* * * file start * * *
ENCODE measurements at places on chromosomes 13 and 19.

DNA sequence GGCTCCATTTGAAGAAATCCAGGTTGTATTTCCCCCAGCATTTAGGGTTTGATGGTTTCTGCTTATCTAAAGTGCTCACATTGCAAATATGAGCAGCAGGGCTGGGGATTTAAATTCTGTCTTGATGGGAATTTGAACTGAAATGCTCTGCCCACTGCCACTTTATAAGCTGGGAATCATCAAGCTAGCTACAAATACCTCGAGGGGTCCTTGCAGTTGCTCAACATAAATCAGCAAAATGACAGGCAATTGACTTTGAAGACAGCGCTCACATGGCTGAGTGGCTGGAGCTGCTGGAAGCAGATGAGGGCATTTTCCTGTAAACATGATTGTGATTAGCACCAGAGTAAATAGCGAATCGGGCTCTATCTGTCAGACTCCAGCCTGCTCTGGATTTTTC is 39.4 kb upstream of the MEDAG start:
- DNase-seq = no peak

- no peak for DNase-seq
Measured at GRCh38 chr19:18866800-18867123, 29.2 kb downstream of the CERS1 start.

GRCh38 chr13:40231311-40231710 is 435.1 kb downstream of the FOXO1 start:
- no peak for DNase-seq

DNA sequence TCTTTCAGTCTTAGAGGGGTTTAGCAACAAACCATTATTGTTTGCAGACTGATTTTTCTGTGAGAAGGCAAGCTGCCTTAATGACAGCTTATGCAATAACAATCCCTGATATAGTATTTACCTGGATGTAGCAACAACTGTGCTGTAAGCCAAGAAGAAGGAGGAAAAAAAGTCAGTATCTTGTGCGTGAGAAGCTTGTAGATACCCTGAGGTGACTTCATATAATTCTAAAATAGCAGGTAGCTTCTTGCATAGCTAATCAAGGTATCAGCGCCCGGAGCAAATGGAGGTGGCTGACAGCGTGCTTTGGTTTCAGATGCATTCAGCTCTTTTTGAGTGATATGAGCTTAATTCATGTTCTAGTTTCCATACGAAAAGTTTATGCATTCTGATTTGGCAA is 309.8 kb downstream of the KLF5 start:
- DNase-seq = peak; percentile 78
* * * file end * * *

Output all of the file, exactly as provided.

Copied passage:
ENCODE measurements at places on chromosomes 13 and 19.

DNA sequence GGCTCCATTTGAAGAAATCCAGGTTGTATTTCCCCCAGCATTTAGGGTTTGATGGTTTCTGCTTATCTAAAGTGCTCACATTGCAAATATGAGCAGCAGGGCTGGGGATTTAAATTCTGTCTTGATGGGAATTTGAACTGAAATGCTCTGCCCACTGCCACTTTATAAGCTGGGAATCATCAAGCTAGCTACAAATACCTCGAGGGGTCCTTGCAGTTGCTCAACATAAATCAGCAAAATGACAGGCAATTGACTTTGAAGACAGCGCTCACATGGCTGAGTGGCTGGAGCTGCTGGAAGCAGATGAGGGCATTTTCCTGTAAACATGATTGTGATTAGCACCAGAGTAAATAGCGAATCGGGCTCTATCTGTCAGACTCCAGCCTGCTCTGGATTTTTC is 39.4 kb upstream of the MEDAG start:
- DNase-seq = no peak

- no peak for DNase-seq
Measured at GRCh38 chr19:18866800-18867123, 29.2 kb downstream of the CERS1 start.

GRCh38 chr13:40231311-40231710 is 435.1 kb downstream of the FOXO1 start:
- no peak for DNase-seq

DNA sequence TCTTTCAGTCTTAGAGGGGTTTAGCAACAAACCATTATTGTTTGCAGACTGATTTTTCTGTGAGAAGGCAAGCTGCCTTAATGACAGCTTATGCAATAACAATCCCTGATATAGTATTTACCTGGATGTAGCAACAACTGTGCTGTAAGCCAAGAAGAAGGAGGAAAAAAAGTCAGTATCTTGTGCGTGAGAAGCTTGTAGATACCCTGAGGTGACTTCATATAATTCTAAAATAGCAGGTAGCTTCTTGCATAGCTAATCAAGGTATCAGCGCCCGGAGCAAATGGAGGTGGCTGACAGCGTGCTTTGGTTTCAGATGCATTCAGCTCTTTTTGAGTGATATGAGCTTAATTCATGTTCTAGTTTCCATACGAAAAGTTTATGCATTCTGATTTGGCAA is 309.8 kb downstream of the KLF5 start:
- DNase-seq = peak; percentile 78